Today is a day where every American forgets the violent invasion of the New World and enjoys a peaceful day off work with friends, family and freaking huge amounts of food. Basically, what us Brits do for Christmas.
My first ever Thanksgiving, the husband and I went to the mother-in-law’s for the day. I wasn’t working at the time, and my sister-in-law was driving us up with her kids and her partner. Being used to dressing smartly for Christmas, I ended up being somewhat overdressed in a nice Julien Macdonald green number (OK, it was from his Debenhams collection) while everyone else was rocking Land’s End.
It also wasn’t my mother-in-law’s house; she was a live-in home care assistant for an elderly lady whose family lived up the road, but couldn’t be bothered to actually show up. So they had just left her alone for Thanksgiving. Charming. She was happy to have all of us (two of my husband’s other siblings came too), and it was a fun day of garden American football, playing in leaves, video games, pie-baking (four – cherry; apple; pumpkin and cherry-apple) and lots and lots of other food.
All of the vegetables were mashed and pureed – I thought this was for the elderly lady’s benefit, but it turned out that that really was a type of tradition. A little weird, especially considering that we had, well, failed to provide ourselves with any kind of turkey substitute, both of us being vegetarian.
Thanksgiving has been accepted as a family-centric tradition for a long time. More so than Christmas, but the idea still seems foreign to me for the most obvious reasons: we don’t have it in the UK, I don’t eat turkey and I have no family here. You’ve got the Macy’s Thanksgiving Day parade (a huge parade in NYC), an American football game and, again, a truckload of food.
Speaking of food, most of what I see on TV and read about what others make usually have ingredients regional to New England – cranberries, apples, sweet potatoes, pumpkins, yams and other gourds, butternut squash – all local fare. Other items such as pecan (pie), cornbread (stuffing) and Collard greens are Southern traditions that were spread by travellers. Other traditions are things like turducken, a mutant meat monster popularised by sports broadcaster and video game inspirer John Madden:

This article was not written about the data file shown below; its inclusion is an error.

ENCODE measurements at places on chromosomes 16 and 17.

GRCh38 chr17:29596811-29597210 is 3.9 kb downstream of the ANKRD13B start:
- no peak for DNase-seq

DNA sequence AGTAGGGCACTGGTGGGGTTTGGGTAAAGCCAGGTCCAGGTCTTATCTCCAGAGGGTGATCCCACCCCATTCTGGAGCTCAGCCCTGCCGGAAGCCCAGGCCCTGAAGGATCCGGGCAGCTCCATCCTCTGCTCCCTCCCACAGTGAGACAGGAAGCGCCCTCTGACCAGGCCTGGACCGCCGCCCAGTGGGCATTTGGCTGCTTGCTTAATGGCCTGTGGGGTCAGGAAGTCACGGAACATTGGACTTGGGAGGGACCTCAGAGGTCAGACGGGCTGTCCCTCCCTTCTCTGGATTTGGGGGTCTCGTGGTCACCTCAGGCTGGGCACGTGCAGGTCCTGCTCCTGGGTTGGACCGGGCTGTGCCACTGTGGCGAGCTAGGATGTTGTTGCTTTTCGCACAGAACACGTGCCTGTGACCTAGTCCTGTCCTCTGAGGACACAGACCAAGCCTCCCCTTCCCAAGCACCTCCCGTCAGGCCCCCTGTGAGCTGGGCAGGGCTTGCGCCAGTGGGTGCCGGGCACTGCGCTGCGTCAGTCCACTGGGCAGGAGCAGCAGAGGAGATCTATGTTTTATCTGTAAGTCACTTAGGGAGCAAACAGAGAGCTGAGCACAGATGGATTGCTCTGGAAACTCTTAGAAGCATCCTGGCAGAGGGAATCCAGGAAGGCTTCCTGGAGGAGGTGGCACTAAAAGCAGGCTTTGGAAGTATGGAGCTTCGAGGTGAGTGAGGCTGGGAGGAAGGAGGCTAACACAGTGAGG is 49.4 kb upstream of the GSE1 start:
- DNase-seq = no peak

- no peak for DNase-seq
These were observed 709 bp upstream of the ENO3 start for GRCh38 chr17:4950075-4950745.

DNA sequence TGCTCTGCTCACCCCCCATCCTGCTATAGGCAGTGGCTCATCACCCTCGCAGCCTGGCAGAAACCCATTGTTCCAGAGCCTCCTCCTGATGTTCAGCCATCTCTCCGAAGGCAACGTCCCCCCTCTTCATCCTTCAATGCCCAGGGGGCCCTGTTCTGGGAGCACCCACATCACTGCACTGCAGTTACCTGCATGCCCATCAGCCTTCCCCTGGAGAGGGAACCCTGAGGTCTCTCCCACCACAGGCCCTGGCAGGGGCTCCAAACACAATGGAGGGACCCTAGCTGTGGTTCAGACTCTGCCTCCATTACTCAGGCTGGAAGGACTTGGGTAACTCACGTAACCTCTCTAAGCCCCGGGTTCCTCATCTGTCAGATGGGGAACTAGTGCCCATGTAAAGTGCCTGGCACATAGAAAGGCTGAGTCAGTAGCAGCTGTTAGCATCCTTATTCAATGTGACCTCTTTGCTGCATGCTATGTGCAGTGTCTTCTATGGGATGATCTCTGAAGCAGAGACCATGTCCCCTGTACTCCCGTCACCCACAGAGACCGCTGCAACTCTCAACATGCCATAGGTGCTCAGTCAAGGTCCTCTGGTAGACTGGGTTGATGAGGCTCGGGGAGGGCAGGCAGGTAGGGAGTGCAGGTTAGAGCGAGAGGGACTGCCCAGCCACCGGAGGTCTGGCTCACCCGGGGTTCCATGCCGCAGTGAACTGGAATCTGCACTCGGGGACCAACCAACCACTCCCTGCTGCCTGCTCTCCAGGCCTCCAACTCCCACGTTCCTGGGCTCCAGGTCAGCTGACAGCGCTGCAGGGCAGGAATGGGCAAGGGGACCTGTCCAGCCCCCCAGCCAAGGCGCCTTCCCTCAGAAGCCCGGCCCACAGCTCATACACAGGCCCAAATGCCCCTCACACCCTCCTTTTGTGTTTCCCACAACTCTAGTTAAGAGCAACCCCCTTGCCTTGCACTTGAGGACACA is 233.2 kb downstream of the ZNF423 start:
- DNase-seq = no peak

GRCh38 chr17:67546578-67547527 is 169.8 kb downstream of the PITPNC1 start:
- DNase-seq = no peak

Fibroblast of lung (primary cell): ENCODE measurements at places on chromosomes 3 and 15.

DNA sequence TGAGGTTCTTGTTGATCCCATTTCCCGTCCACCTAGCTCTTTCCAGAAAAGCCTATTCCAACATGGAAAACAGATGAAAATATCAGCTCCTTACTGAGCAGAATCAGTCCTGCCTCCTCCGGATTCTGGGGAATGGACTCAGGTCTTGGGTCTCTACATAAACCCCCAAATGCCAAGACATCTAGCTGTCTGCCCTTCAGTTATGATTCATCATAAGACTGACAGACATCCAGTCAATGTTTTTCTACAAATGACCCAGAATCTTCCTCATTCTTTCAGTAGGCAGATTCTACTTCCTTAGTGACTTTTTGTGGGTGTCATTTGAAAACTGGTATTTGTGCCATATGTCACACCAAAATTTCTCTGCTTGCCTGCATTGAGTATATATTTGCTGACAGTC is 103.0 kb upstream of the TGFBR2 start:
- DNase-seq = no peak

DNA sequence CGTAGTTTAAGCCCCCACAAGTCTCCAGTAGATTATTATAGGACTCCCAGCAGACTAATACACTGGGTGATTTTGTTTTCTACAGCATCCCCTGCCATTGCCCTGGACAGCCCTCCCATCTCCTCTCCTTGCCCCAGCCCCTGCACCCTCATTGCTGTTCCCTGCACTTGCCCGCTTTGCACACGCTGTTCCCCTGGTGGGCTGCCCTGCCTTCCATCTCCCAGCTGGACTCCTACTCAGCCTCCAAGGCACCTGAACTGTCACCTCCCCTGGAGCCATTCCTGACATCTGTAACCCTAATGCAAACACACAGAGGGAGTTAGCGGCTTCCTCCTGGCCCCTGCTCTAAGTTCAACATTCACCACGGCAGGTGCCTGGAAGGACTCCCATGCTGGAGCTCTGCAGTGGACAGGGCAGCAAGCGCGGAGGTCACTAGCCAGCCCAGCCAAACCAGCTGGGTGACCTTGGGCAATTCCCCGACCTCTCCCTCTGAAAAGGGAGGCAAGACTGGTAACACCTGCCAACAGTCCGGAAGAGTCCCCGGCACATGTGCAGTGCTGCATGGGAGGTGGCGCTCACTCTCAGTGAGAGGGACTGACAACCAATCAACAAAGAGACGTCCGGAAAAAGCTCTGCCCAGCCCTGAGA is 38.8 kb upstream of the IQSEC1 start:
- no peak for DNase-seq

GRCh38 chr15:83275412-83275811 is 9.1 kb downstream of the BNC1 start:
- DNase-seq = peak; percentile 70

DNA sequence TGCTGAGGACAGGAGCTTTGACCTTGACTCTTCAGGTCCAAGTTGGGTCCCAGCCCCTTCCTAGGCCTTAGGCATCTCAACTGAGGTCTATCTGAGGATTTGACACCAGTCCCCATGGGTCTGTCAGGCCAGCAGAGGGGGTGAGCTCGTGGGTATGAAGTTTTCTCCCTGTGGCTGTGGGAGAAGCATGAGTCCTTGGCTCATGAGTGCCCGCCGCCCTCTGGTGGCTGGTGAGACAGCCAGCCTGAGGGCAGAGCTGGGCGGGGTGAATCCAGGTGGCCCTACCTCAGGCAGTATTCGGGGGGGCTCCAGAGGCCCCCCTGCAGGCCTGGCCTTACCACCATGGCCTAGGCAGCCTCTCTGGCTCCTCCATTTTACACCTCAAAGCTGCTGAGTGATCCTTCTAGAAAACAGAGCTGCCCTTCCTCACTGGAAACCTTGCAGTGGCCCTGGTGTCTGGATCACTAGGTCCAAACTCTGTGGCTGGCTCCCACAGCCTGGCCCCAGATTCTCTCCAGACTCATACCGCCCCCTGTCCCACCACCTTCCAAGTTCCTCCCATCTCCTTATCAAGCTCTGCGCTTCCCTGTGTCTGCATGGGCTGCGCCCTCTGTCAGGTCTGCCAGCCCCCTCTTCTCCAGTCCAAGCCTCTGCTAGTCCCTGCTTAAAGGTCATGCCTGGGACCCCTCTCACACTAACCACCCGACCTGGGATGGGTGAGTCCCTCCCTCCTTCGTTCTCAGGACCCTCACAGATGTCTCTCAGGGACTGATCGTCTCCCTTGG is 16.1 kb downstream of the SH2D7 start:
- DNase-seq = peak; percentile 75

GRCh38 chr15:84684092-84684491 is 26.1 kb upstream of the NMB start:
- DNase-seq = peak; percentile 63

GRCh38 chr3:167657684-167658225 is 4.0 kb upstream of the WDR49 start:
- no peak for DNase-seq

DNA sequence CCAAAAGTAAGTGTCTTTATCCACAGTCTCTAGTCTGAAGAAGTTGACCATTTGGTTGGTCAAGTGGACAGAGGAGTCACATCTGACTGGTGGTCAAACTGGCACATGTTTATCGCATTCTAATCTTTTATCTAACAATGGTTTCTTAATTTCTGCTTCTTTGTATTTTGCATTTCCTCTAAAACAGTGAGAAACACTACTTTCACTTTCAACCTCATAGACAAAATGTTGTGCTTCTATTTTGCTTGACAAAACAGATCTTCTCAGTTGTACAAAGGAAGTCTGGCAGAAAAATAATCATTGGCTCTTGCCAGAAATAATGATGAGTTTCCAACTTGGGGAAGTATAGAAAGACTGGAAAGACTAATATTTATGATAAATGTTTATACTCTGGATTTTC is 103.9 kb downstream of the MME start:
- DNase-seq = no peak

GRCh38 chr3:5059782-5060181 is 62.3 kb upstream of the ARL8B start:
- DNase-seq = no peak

But the fact remains that most traditional Thanksgiving food is largely influenced by New England traditions. Why? Because when the Pilgrims swanned into what they thought was India, they ran out of food (killing Native Americans and stealing their land is hungry work) because supplies were improperly organised, so the Native Americans kindly offered up a lot of their food to share, completely unaware that this random act of kindness would evolve into a holiday glossing over the origins of itself and bastardising the act in the first place. This has now become a non-religious, national holiday, which plays a part in why everyone and their mum and Atheist partner or Catholic sister-in-law or Wiccan cousin can all celebrate together.
This website is an excellent resource for the history of all things Thanksgiving, but in summary, the first few Thanksgivings in New England were based off of English harvest celebrations – funnily enough, nothing I’m used to seeing in England. Ever. Washington was one of the first Presidents to declare it a national holiday, and magazine editor Sarah Josepha Hale got Abraham Lincoln to declare two yearly Thanksgivings, one being the last Thursday in November. After Roosevelt pushed it back by one week to lengthen the Christmas shopping season in the late ’30s, it was reinstated to the last Thursday of the month a few years later.
My husband’s family Thanksgiving gatherings have sort of died out for the time being, so yesterday I did what most English people do before a national holiday and got proper drunk. I spent most of the day sleeping off quite possibly the worst monster hangover I’ve ever had, and only woke up a few hours ago to watch Thanksgiving-themed TV episodes on Hulu.